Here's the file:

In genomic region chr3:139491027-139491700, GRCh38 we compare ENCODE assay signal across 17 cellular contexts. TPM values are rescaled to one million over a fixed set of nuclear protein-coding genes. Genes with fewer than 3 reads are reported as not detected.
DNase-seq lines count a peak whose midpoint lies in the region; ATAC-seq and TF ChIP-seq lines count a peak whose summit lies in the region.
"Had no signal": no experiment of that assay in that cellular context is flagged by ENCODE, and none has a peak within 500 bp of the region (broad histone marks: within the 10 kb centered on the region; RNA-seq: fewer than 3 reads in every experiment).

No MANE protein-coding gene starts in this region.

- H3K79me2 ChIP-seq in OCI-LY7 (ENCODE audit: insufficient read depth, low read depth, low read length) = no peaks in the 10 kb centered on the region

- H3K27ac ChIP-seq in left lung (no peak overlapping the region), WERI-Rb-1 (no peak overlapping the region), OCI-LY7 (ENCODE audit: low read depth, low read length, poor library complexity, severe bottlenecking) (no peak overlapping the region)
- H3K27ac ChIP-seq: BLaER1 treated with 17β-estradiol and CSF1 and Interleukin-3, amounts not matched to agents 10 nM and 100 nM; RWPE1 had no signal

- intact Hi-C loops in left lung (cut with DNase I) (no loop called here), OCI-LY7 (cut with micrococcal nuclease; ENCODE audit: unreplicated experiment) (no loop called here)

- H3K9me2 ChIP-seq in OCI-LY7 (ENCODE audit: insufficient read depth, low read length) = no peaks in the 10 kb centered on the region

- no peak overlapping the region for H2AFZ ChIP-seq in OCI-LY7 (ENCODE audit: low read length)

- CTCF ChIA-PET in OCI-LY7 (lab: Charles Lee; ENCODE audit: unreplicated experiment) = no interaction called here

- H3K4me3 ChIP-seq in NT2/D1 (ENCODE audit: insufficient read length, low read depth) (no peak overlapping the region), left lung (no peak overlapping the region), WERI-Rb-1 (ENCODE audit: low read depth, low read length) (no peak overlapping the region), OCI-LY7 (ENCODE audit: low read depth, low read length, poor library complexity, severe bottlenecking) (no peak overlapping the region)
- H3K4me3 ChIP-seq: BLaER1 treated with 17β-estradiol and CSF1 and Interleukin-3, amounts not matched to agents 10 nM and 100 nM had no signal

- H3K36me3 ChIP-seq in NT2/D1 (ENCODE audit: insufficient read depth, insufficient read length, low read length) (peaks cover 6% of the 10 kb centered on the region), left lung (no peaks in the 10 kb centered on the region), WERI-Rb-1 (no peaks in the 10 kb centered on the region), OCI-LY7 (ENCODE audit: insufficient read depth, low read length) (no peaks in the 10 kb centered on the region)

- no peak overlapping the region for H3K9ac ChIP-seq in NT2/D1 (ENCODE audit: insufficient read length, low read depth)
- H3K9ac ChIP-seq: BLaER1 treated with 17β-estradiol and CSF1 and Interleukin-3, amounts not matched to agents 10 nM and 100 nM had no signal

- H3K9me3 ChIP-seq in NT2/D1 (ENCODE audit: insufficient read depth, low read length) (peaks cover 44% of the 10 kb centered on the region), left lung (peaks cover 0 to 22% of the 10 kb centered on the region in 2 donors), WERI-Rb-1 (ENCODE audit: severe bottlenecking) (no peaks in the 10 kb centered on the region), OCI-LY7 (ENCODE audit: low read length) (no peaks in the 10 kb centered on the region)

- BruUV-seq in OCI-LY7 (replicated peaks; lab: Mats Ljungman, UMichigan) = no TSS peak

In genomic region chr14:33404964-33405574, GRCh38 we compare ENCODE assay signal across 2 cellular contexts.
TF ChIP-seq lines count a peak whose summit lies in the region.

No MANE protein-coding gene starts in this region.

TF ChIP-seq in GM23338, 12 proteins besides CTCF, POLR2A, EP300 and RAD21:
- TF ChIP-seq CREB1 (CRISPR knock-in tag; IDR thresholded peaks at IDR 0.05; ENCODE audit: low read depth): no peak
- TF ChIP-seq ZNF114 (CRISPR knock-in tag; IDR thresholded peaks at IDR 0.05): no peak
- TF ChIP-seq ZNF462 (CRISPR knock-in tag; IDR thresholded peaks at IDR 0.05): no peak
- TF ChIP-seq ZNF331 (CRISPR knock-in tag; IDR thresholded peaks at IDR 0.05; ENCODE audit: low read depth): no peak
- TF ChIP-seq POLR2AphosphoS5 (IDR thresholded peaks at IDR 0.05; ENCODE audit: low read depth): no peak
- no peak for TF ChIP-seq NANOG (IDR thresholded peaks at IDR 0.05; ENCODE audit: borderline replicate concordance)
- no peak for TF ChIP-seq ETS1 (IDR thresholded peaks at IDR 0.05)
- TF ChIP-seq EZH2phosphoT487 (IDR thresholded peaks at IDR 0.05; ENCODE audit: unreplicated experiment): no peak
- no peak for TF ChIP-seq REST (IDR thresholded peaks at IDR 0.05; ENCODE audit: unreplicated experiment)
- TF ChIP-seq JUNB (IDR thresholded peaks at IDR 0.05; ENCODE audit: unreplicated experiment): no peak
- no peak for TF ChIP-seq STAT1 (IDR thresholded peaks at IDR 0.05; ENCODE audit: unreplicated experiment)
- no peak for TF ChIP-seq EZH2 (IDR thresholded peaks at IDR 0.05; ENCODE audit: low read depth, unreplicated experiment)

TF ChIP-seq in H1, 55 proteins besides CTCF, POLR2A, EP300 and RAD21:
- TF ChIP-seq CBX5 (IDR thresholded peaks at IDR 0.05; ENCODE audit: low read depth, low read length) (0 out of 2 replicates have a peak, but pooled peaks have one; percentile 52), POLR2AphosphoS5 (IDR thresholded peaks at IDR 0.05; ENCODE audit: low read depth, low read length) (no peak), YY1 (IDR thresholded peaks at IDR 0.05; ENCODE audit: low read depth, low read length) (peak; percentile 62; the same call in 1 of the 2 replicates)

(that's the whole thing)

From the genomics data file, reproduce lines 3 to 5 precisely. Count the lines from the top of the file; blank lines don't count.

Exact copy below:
"Had no signal": no experiment of that assay in that cellular context is flagged by ENCODE, and none has a peak within 500 bp of the region (broad histone marks: within the 10 kb centered on the region; RNA-seq: fewer than 3 reads in every experiment).

No MANE protein-coding gene starts in this region.

- H3K79me2 ChIP-seq in OCI-LY7 (ENCODE audit: insufficient read depth, low read depth, low read length) = no peaks in the 10 kb centered on the region